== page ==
In his first television ad of the presidential campaign, Mitt Romney intended to use President Obama's words during the 2008 presidential race against him (see below). But Democrats are calling the spot a "deceitful and dishonest attack" because it takes then-candidate Obama's words out of context.
The Romney campaign ad, which began airing in New Hampshire on Tuesday just as Obama came to the state, uses footage from an Obama campaign event in Londonderry, N.H., in the final weeks of the 2008 race, when the Illinois senator and Democratic nominee was making his case to voters on the economy.
Among the lines from that speech recycled in the Romney ad is Obama saying: "If we keep talking about the economy, we're going to lose."
But that's just a sliver of what Obama actually said. In fact, Obama that day was quoting an unnamed campaign advisor for Sen. John McCain, the Republican nominee.
"Senator McCain's campaign actually said, and I quote, if we keep talking about the economy, we're going to lose," Obama said.
Romney's campaign did provide the full context of the quote in a release announcing the new ad Monday night. But for the viewers watching, there is no such disclaimer.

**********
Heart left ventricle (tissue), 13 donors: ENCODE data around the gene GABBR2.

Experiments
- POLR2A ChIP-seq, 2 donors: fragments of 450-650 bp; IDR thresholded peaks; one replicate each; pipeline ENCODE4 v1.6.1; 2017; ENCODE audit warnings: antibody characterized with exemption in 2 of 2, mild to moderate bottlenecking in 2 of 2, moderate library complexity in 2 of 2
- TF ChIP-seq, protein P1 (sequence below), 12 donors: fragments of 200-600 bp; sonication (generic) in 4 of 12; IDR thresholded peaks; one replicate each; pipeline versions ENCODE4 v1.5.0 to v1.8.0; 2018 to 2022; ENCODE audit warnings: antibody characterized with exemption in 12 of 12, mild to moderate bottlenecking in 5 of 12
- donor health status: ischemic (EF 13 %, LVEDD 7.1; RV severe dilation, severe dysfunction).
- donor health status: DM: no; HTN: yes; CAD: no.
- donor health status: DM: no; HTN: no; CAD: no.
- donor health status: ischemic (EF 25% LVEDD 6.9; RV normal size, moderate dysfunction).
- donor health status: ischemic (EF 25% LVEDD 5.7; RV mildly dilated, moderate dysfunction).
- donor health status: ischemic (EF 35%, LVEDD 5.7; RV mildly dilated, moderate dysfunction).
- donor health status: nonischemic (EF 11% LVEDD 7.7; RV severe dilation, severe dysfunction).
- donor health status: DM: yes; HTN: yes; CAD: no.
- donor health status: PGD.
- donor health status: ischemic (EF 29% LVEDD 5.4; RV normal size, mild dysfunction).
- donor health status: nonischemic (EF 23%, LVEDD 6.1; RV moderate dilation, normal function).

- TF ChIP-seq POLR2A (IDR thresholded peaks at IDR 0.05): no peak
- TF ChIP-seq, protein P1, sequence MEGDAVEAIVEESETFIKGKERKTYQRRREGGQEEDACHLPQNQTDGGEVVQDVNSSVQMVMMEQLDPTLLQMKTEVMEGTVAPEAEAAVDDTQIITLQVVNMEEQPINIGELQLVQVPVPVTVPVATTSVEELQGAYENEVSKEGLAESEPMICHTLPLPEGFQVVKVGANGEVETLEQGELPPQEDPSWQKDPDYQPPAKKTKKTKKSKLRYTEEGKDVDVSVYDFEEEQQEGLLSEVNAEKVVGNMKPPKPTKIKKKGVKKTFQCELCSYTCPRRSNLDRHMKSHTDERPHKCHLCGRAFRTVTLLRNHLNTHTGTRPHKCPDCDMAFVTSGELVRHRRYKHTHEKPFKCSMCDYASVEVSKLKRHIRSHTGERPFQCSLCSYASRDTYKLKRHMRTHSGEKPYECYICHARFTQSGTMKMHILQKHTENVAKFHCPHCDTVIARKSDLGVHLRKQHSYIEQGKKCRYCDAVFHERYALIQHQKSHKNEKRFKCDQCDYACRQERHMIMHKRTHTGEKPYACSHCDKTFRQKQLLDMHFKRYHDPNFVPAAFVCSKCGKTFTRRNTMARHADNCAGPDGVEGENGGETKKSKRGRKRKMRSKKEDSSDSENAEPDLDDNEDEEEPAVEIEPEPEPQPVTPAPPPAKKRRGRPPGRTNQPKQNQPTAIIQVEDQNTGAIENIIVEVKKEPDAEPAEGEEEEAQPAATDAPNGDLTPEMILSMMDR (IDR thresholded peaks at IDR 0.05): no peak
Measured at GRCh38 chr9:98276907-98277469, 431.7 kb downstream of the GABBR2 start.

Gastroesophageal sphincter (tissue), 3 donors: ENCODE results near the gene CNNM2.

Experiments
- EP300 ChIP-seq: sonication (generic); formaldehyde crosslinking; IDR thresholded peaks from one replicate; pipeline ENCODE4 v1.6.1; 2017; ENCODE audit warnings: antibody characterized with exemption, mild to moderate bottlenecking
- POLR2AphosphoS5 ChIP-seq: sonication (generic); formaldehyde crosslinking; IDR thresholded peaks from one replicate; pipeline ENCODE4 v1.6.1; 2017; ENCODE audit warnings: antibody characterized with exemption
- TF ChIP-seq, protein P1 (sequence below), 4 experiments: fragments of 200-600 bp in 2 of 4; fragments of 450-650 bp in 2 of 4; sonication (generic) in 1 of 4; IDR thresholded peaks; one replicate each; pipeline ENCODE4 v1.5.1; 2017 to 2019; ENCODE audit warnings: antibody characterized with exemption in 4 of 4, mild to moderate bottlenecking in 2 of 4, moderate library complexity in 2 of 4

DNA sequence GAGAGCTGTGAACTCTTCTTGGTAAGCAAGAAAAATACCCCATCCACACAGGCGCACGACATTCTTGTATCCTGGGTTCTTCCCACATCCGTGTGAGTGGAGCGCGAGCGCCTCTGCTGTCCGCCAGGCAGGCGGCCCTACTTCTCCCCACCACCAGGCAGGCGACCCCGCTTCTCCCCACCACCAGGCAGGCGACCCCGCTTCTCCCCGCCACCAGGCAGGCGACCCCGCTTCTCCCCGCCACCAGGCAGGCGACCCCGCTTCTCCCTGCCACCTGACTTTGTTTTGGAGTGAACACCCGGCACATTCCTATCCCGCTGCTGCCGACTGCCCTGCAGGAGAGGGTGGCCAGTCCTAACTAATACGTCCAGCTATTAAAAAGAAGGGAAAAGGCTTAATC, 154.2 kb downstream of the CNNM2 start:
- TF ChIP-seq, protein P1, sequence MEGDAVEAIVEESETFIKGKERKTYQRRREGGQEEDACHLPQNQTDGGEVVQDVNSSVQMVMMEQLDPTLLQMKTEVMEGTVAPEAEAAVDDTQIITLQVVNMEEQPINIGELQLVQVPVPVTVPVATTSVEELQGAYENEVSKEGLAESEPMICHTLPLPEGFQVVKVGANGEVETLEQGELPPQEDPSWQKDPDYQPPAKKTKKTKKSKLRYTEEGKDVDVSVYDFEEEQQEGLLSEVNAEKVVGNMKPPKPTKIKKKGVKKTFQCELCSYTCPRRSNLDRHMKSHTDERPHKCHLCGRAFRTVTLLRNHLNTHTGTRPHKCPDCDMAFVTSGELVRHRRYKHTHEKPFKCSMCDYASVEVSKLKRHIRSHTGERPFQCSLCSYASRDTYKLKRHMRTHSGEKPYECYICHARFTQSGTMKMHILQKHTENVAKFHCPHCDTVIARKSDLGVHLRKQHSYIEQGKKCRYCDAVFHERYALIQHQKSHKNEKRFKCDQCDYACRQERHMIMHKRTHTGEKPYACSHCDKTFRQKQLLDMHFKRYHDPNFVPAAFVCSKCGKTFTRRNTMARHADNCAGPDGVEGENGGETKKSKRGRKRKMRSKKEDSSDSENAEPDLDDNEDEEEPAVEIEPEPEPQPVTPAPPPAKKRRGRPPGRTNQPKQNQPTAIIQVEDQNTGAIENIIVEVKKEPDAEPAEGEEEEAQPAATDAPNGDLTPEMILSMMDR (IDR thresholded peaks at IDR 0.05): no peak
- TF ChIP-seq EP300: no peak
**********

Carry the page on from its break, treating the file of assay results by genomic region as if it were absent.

Romney's advisors say the ad is fair because Obama is now "desperate not to talk about the economy," just three years after he mocked his opponent for the same.
But Democrats found that explanation wanting, and have been circulating critical assessments of the Romney spot all day.
"Mitt Romney is a serial deceiver — and his deceptions know no bounds," Democratic National Committee spokesman Brad Woodhouse wrote to reporters.
PolitiFact, a fact-checking service from the St. Petersburg Times, said the ad earned its "Pants on Fire" designation. The editors say the Romney campaign could have made the same argument about the economy "without distorting Obama's words" and taking them out of context in a "ridiculously misleading way."
Democrats also circulated this counter ad from the liberal blog ThinkProgress, which uses the Romney campaign's logic against their candidate. It is a series of short, out-of-context remarks from Romney, like: "Let us just raise your taxes some more," and, "There's nothing unique about the United States."